After setting up syncthing last week, I was concerned about security as I was using the software in a manner not intended by the developers. I was attempting to use one instance of syncthing for multiple users by running it under its own user space and granting it permissions on folders in my home directory.

The problem with adding users to the group is that they have permission on every single folder where I grant write permissions to a group. The way around this is to create a huge number of groups with a permutation of users - horrible idea.

I knew that Linux supported Access Control Lists (ACLs), but never had to use them till now. ACLs permit users to have a fine tuned control over what is shared.

Below are a few elementary examples.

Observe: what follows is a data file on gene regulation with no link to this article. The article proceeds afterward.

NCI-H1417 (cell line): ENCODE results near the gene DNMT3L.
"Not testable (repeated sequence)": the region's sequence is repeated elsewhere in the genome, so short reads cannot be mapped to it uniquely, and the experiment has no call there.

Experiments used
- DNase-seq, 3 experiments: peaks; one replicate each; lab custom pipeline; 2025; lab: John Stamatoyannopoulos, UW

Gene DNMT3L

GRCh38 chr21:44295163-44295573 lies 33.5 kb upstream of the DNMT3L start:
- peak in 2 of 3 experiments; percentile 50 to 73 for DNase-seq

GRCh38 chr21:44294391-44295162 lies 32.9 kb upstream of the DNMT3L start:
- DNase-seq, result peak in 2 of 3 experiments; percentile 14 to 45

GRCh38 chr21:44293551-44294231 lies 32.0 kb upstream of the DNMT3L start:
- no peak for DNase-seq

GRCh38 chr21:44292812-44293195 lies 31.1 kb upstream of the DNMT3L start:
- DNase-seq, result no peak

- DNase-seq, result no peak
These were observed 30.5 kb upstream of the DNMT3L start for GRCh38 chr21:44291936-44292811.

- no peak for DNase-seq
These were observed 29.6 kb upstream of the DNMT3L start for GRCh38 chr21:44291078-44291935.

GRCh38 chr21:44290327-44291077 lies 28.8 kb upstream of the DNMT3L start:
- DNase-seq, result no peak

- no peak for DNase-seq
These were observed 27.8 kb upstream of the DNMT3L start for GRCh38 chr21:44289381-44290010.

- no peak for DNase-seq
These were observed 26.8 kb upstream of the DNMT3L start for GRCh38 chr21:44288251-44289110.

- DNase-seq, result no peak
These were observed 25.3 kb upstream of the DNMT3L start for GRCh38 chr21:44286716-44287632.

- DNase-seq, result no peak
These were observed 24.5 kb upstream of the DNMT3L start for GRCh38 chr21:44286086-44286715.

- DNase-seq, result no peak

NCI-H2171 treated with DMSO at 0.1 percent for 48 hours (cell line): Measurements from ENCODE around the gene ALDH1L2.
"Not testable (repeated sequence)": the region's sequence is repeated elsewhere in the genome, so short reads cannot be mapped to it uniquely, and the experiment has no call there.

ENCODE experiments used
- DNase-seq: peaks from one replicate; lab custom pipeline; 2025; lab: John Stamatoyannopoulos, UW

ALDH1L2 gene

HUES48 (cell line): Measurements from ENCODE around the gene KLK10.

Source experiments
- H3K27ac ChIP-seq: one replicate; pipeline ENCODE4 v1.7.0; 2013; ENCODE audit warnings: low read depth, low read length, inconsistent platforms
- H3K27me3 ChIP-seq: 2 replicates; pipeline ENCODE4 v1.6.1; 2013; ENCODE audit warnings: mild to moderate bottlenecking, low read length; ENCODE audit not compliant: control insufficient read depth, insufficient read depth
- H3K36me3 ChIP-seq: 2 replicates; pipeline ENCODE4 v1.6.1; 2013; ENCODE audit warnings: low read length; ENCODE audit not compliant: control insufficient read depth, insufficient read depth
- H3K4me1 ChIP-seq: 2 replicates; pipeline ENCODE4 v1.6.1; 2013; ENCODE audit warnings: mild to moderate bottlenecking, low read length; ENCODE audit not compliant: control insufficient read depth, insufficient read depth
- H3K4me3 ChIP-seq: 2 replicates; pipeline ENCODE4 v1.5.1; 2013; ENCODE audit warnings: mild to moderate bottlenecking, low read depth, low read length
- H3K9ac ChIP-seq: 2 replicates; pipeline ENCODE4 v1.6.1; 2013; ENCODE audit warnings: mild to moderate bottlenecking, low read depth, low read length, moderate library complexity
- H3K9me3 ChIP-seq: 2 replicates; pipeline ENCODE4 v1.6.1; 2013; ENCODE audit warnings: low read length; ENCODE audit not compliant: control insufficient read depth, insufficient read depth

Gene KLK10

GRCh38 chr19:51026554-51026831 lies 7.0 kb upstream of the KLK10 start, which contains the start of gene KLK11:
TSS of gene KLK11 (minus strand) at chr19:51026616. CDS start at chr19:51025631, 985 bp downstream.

Get a list of ACL permissions on a folder

bharath@localhost:~$ getfacl /home/bharath
getfacl: Removing leading '/' from absolute path names
# file: home/bharath
# owner: bharath
# group: bharath
user::rwx
group::r-x
group:syncthing:--x
mask::r-x
other::r-x

Grant a user or group permission to a file / folder

setfacl -m u:userName:rwx folderPath
setfacl -m g:groupName:rwx folderPath

Remove a user or a group entry from an ACL

setfacl -x u:userName folderPath
setfacl -x g:groupName folderPath

Revoke all permissions

setfacl --remove-all
setfacl -b

Modify default permissions

setfacl -d -m u:userName:rwx folderPath

You can read more about this from the man pages.